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GPs missing out on ‘thousands of pounds’ from Covid vaccinations due to IT errors


Personal injury


EXCLUSIVE: GPs across England have been reporting problems with the Covid vaccination payment system, potentially delaying thousands of pounds worth of fees and leading to unnecessary paperwork, Pulse has learnt.

The problems have been caused by inaccuracies in the data captured on the number of patients vaccinated, while there are also reports of information having to be manually entered.

Issues have arisen within the data section of the Pinnacle IT system, which has meant that hundreds of patients are ‘missing’ from the records.

The BMA has said it has heard ‘concerning’ reports around problems with proposed payments to primary care networks (PCNs), calling on NHS England to fix the problem ‘urgently’.

NHS England has admitted that some payments for GPs vaccinating housebound patients will not be paid this month.

PCNs have told Pulse there have been ‘discrepancies’ in the information uploaded to Pinnacle, compared to their own notes detailing their expected payments.

There are also understood to have been:

  • No housebound category until last week, meaning PCNs have to retrospectively change data to claim payments;
  • Data having to be manually entered or recorded using paper;
  • Missing data entries;
  • GPs being rendered unable to conduct searches.

Some aspects are believed to now be resolved, but practice staff are continuing to field days’ worth of backlogs of data, with GPs warning of issues around cash flow that could lead to problems paying staff.  

Dr Manu Agrawal, clinical director of Cannock North PCN, told Pulse that the numbers of patients logged by Pinnacle do not correspond with the PCN’s own figures. He said: ‘The biggest problem is that data sent via… Pinnacle is not accurate for payment purposes.

At his own PCN, the discrepancy between the site’s figures and the Pinnacle figures was ‘50 on site and approximately 80 in care homes…  but I’m aware of neighbouring PCNs where data seems to be out by a discrepancy of 500 to 600 – 1,100 in one case’, Dr Agrawal said.

He added: ‘The reconciliation will be a nightmare process, taking huge amounts of admin time and resources, which is unfunded.’

In Kent, Dr John Allingham, medical director of the county’s LMC, said: ‘Most PCNs are reporting missing figures – hundreds of missing patients, which means thousands of pounds of missing money.

‘There are issues with cash flow to pay staff, which needs resolving asap.’

He added: ‘Staff need paying for the overtime in vaccine clinics – some have been paid in January for December work. Now we are approaching February pay runs, and the money will be needed from the vaccine reimbursement.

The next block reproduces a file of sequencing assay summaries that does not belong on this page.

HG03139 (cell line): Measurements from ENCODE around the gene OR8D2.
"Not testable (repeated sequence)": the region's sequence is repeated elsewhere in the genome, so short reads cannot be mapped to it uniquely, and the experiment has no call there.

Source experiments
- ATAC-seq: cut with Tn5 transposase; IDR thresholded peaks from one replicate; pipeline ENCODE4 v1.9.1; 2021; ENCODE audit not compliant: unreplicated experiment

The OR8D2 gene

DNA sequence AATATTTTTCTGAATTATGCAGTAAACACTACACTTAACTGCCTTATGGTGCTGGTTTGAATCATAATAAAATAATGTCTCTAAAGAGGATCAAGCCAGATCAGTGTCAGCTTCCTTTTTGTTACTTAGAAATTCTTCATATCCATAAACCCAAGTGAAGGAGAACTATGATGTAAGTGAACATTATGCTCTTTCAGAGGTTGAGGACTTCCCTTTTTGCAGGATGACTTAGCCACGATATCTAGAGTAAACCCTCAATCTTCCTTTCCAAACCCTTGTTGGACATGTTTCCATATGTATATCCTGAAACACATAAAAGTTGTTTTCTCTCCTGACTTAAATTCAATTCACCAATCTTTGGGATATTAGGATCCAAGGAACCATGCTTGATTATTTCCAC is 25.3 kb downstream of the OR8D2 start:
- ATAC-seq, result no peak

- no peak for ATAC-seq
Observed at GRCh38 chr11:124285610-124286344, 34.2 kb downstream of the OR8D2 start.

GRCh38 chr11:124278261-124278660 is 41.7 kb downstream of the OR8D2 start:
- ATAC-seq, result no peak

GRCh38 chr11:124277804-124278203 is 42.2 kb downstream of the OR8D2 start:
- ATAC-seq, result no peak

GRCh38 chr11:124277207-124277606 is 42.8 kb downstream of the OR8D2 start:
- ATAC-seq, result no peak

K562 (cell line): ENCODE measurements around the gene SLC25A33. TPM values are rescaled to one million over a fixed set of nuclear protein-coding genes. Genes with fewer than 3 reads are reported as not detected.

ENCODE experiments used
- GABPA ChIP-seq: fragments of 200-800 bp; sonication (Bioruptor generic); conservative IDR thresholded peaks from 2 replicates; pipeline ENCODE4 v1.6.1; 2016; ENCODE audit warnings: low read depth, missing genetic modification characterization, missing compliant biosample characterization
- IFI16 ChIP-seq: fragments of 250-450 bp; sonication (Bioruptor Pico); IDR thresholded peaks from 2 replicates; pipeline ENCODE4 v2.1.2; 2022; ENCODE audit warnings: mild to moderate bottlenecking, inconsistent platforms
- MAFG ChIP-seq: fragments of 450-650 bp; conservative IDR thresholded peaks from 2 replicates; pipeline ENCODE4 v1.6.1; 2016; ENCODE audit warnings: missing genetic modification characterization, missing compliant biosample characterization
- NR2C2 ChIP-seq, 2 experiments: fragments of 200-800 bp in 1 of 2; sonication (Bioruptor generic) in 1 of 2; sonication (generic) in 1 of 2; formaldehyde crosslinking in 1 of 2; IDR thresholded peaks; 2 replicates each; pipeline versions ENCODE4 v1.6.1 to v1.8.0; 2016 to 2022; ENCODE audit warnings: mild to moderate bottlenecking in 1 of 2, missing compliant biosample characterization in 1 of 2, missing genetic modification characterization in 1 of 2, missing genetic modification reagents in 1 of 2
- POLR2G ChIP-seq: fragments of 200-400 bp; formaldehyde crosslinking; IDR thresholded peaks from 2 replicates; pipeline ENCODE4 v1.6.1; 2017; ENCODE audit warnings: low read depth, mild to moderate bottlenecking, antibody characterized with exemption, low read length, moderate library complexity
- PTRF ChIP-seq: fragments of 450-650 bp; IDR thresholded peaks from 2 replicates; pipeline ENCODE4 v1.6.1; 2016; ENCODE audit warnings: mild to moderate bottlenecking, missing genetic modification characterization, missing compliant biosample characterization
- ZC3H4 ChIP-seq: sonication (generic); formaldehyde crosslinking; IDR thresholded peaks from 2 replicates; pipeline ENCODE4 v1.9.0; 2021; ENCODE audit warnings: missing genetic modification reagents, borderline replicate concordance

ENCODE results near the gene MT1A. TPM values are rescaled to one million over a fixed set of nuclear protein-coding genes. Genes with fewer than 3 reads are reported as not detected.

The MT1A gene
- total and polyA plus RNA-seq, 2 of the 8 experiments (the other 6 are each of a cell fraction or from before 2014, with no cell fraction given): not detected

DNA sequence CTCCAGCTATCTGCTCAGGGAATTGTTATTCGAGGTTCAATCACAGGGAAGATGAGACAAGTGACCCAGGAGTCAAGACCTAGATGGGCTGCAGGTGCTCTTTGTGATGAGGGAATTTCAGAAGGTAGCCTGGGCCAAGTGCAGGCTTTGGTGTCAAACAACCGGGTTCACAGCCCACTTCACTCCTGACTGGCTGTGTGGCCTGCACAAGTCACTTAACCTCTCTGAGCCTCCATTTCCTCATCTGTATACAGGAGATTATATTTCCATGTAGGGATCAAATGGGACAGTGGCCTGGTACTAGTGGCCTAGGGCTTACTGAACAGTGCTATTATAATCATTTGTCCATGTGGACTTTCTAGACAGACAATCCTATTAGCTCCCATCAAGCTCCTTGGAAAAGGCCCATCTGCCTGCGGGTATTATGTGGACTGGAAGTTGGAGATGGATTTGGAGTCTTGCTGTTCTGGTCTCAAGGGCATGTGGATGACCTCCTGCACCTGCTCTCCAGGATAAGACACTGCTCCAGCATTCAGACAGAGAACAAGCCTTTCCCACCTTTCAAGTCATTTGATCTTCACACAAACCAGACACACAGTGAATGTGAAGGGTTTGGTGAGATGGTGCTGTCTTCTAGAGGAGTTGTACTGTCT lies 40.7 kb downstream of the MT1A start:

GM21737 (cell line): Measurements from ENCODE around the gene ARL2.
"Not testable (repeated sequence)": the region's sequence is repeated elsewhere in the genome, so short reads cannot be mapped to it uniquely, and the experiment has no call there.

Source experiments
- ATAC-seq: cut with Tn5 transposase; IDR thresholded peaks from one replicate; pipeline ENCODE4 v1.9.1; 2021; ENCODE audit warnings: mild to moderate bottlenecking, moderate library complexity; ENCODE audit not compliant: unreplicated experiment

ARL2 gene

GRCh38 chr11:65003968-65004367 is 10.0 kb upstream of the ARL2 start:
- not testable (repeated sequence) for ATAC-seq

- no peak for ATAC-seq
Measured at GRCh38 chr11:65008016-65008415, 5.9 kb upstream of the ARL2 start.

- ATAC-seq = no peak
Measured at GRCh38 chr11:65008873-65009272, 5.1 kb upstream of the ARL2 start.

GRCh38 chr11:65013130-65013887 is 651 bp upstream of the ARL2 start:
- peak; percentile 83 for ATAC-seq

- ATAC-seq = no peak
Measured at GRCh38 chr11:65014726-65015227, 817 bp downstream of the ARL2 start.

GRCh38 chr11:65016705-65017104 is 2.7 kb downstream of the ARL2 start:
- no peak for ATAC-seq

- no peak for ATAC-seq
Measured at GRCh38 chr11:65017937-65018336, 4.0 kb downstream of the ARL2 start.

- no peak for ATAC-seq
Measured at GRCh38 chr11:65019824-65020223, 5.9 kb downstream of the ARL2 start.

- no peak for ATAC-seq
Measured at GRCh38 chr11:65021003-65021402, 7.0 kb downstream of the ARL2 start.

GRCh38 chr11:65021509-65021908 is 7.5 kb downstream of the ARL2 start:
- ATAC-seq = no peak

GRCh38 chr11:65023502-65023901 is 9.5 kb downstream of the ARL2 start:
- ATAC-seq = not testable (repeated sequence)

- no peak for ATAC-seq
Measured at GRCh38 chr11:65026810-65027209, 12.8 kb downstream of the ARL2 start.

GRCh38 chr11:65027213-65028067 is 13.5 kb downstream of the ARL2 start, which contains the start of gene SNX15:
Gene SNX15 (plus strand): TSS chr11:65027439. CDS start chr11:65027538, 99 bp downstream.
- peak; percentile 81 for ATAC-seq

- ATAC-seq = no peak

‘PCNs can’t sign it off because of under-recording, and so there is a risk payment may be delayed another month.’

‘Hopefully it will be sorted nationally and locally – it will help if CCGs can cover any cash flow issues.’

Dr Rami Eliad, whose PCN is in Watford, told Pulse: ‘As a PCN, we could not accept the numbers and payment offered, as the discrepancy for January was greater than 250 injections.’

Dr Simon Hodes, also of a Watford PCN, said his PCN has had problems: ‘We’ve been left in a position of either accepting (lower) incorrect payments (about 5% variance) for the last few months activity and trying to challenge this later, or decline the payments until they are corrected. We think the latter approach is more likely to be resolved accurately – but will cause cash flow issues. We understand this is a national issue, and the variance is larger in other PCNs.

‘Like many GPs, we cannot understand why we cannot simply record vaccines in our own clinical notes as we do for flu annually and then the data can be extracted overnight to the national database. This would be a far simpler, more accurate for claiming, and, in many ways, safer approach.’

Dr Rob Barnett, medical director of Liverpool LMC, said: ‘There does appear to be a problem reconciling information, and practices are reporting absence of information coming through to GP records.’

Dr Mark Sanford-Wood, BMA GP committee deputy chair, told Pulse: ‘We have heard concerning reports from a number of PCNs that they’re being asked to confirm information for payment purposes that does not accurately reflect the number of vaccinations they have actually delivered, with figures sometimes hundreds short.

‘NHS England must fix this problem urgently, otherwise practices risk having no funding with which to pay staff who have spent the last two months working hard to protect patients.’

In November, NHS England announced that GPs will use Pinnacle to record Covid vaccinations under the new enhanced service, until their own IT systems have been modified but Pulse reported GPs were having problems logging in on the first day.

A BMA GPC update sent to practices on 29 January said: ‘As a result of IT problems, some vaccination sites have had to record patient information on paper rather than inputting it directly into the Pinnacle system.

‘We would therefore encourage practice sites to upload this information as soon as possible, which also needs to be done for payment purposes. This will also help NHSE/I to plan properly for the timing of the second dose delivery.’

An NHS spokesperson said: ‘Due to a data processing issue, a small proportion of payments to GPs for vaccinating housebound patients in January will not be paid this month but any payments for work done this month will be fulfilled.

‘Work is underway to resolve the issue as soon as possible.’

READERS' COMMENTS [1]

David Jarvis 15 February, 2021 6:56 pm

Funny how there is no overpayments. How convenient.